Music

Review: Hand Habits & Tomberlin Captivated The Hideout

Few lineups are as perfect of Hand Habits and Tomberlin. The two acts specialize in incredibly personal and touching songs that are tailor made to sink into you head and nestle there for long periods of time. The pair took to the Hideout earlier this month for what was an incredible night of beautiful music.

This would be the second time I had the opportunity to see Sarah Beth Tomberlin perform live and a part of me wants to say I was more prepared than the first time, but I’d be lying. That first time, a few months ago at Schubas, I was brought to tears during Tomberlin’s opening song “Any Other Way”. It’s a song full of pain and a solemn understanding of that pain that just hit me so hard. The same occurred under the string lights of the Hideout as she calmly sang out “There’s gotta be a way / I’m tired of feeling like you only stay / Out of guilt and out of shame /But did we know any other way”.

Tomberlin’s voice and gentle guitar strumming seem like a recipe for any typical singer songwriter, but the way she handles her songs is downright masterful, setting her apart from the pack. Every song is treated with the utmost sincerety, letting her tender lyrics breathe and live within her audience. Even her stage banter, essentially playing with the very idea of stopping her set for issues or concerns, feels like something genuine. She played a few newer songs, imploring the crowd to take note since they might sound different down the line. Whatever their end result, I’m sure Tomberlin will make them as heart-wrenching as the rest of her amazing tracks.

Meg Duffy, evoking the aura of David Byrne in an oversized suit, had the crowd completely entrance moments into the Hand Habits set. Joined by John Andrews and Keven Lareau, Duffy set the tone for the evening right off the bat, starting things off with “All the While” from her album Wildly Idle (Humble Before The Void). The song wonderfully floats along and gave Duffy the chance to hook the crowd that was already entranced by Hand Habit’s presence.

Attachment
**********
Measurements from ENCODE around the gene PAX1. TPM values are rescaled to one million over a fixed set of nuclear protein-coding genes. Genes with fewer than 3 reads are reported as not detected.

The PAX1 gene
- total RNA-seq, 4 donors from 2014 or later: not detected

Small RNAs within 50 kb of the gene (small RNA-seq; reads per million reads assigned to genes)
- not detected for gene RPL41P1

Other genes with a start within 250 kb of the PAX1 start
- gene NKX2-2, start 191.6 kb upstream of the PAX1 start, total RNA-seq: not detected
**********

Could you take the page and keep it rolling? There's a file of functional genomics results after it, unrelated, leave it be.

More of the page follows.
The following set carefully traversed Duffy’s latest album placeholder, a title rife with meaning and purpose beyond it’s initial meaning. from “wildfire” to “pacify” and beyond, Duffy’s album is full of intensely focused tracks that come together in such a beautiful way. Guided by Duffy’s immaculate voice, Hand Habit’s show was remarkable in it’s honed simplicity and mesmerizing talent.

Duffy’s stage presence and genuinely somber songs demand a quiet room and for the most part they got it. Save for one small incident in the middle of the set, where Duffy was speaking with the crowd, a few audience members seemed determined to talk through the moment. Duffy began to talk lower and lower, until the voice was barely audible through the mic and the small group of talkers’ voices seemed to ring out. Needless to say the calling out worked and the rest of the show was as reverent as could be, which really benefited Hand Habit’s sound.

Duffy and the rest of the band seemed determined to completely shred the night away towards the end of their set. “jessica” and “guardrail/pwerline” both showed off Duffy’s insanely great guitar playing, letting for some intense riffs and solos take the spotlight. Duffy in particular looked completely lost in the performance, letting her finger tips guide her where they may, as she tore into her guitar. This sort of deep concentration popped up up during a cover of Fleetwood Mac’s “Save Me A Place” during the latter half of the set, handling the song with poise.  It truly encapsulated just how powerful and alluring Duffy’s performance can be, ending the show a few songs later for a completely grateful crowd.

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